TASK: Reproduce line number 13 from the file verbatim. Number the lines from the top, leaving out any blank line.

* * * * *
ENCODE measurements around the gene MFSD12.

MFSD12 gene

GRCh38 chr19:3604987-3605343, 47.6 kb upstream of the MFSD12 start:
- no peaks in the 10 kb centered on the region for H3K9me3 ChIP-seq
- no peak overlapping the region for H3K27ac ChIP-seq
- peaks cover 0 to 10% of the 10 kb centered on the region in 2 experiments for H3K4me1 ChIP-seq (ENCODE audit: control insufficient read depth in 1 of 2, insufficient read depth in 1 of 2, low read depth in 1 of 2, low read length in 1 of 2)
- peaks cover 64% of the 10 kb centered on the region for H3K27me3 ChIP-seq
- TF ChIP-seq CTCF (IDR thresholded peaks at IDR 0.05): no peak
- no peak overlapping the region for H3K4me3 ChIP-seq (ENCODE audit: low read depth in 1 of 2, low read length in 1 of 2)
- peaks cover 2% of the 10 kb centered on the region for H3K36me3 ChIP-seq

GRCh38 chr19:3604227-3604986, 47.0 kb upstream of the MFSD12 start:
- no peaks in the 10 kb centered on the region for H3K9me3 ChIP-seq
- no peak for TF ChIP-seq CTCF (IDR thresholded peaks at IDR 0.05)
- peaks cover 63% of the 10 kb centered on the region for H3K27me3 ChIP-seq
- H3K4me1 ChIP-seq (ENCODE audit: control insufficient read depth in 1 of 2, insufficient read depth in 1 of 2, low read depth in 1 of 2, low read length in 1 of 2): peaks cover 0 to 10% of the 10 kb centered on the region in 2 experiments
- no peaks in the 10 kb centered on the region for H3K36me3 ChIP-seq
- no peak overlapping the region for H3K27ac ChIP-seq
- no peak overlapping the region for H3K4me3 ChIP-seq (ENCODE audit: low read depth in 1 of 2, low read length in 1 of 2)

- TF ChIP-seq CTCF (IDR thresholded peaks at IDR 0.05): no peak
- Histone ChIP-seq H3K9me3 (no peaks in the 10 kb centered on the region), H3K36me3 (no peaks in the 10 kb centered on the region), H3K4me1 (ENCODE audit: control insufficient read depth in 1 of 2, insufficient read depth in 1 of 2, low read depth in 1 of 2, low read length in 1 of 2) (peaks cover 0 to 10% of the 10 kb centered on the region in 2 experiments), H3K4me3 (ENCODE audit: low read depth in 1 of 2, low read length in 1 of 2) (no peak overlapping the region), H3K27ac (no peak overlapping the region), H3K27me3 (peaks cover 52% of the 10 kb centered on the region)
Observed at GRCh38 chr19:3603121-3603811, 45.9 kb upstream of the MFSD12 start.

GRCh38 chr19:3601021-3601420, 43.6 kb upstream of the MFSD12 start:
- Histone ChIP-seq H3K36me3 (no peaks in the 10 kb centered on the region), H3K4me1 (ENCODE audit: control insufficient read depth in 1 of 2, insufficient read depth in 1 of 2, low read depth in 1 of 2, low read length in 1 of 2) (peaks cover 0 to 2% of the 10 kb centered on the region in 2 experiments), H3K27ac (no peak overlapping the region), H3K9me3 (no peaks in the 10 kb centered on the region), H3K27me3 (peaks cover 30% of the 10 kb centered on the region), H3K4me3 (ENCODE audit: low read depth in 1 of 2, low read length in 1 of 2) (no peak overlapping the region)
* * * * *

- no peak for TF ChIP-seq CTCF (IDR thresholded peaks at IDR 0.05)